The pulsed magnetic stimulation was carried out with a Magpro 30+ stimulator with the Mag-Option (MagVenture, Skovlunde, Denmark—formerly Medtronic) and a parabolic coil type MMC-140, with the convex side being used. The stimulator generated biphasic symmetric pulses, with a duration of 280 μs, and a magnetic flux density of a maximal 4.5 Tesla. The stimulation protocol that was chosen from preliminary tests was performed with a stimulus intensity of 60% of the maximum stimulator output, corresponding to a current flux of 94 A/μs. The stimulation intensity was the same for each subject and was clearly visible above the motor threshold. The stimulation was carried out with bursts of 15 stimuli each, at 5 stimulations per second, and with 750 pulses in total. The interval between the trains was 3 s with 50 trains, and the stimulation lasted 5 min. The same procedure (coil positioning, stimulation, and the like) was conducted in the sham group, but without exposure to pulsed magnetic fields.
The peak-to-peak compound muscle action potential (CMAPpp) amplitude of the lateral site of the soleus muscle was recorded to characterize the reflex activity. The changes in CMAPpp were measured at the baseline condition and immediately after the magnetic stimulation or the sham stimulation. The CMAPpp amplitude measurements were made from the stationary EMG data (Butterworth high-pass filter). The algorithm added the absolute amplitude values from the lowest negative peak and the highest positive peak. In order to check the uniformity of the experimental conditions when triggering the reflex responses, the impact forces were observed online during each trial.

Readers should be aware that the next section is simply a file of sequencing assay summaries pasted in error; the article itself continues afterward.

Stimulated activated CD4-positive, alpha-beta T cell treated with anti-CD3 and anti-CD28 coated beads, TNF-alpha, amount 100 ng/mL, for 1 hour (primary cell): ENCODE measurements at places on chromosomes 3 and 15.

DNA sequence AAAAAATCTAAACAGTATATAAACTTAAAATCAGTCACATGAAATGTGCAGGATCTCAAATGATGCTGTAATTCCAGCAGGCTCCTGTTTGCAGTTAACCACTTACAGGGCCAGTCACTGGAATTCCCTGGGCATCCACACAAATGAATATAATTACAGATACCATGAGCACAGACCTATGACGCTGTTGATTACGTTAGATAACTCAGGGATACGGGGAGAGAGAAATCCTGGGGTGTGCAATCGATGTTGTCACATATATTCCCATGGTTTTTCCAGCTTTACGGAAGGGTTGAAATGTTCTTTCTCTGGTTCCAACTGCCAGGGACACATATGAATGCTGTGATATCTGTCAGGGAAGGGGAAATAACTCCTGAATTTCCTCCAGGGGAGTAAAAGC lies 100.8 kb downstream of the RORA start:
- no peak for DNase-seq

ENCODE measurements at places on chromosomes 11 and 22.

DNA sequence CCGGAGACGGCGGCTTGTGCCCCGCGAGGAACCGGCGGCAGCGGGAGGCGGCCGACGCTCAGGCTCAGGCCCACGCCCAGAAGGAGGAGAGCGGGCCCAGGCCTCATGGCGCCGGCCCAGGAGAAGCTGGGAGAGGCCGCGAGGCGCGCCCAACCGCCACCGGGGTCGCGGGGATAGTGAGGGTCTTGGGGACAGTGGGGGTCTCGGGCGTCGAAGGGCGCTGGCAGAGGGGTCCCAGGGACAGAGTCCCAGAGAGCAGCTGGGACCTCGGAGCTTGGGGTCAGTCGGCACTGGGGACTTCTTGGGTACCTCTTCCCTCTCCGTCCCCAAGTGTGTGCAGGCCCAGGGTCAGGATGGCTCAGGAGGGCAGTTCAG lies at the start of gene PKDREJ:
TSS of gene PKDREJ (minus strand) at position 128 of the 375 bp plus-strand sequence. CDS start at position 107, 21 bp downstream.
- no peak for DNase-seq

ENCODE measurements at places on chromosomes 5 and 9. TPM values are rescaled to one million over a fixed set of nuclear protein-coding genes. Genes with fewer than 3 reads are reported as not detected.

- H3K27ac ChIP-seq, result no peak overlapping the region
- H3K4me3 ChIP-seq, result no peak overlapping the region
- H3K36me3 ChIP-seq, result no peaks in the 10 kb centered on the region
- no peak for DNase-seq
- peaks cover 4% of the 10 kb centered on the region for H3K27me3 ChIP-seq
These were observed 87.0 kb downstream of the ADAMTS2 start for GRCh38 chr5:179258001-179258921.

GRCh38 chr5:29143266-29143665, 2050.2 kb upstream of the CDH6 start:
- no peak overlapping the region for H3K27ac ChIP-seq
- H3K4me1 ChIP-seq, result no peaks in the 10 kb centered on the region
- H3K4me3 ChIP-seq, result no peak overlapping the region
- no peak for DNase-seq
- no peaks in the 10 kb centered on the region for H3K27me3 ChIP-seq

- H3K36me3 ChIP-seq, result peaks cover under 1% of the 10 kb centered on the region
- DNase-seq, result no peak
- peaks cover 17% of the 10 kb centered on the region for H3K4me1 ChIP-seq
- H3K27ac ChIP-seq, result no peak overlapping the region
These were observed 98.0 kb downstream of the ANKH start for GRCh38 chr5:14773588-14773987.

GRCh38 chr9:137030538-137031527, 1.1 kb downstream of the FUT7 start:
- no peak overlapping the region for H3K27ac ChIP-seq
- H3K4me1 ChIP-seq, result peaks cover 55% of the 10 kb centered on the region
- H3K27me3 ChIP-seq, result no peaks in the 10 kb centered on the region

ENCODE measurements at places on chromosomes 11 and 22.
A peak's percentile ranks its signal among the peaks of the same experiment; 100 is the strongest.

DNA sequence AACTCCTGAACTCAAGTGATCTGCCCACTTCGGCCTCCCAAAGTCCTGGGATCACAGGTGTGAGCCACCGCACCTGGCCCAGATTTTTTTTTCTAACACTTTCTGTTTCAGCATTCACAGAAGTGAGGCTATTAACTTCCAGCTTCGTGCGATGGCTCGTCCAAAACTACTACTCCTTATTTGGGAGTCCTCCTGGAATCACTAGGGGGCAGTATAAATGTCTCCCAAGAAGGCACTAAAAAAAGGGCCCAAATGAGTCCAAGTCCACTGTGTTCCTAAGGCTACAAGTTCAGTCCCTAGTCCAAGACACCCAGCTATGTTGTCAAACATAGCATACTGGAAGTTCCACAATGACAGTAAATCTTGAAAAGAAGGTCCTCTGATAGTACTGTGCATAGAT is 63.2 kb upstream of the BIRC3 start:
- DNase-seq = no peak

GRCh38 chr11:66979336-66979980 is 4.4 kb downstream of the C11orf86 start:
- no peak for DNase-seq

The effects of the 5 Hz rPMS on the measurements of the spinal tendon reflex excitability were compared in the treatment group and the control group, using a mixed design analysis of variance (ANOVA) with between the group effects and the repeated-measure effects of time as the main factor. The data was analyzed by SPSS version 20.0 for Windows (SPSS Inc., Chicago, IL, USA). All of the values in the text, and figures, are expressed as mean ± SD. A P < 0.05 was considered significant.
The reflex response behavior of the skeletal musculature after the rPMS was measured in terms of the tendon tap triggered CMAPpp amplitude values. The CMAPpp amplitudes decreased after 5 Hz rPMS stimulation in the treatment group (Figure 2).
Figure 2. A raw data set of one subject shows the effect of before (left) and after (right) the rPMS. Each graph shows 15 peak-to-peak superimposed compound muscle action potential (CMAPpp) curves that were induced by a reflex hammer impact on the Achilles tendon. Mean CMAPpp amplitudes were ~4.2 mV at baseline and ~3.5 mV after the rPMS in this subject.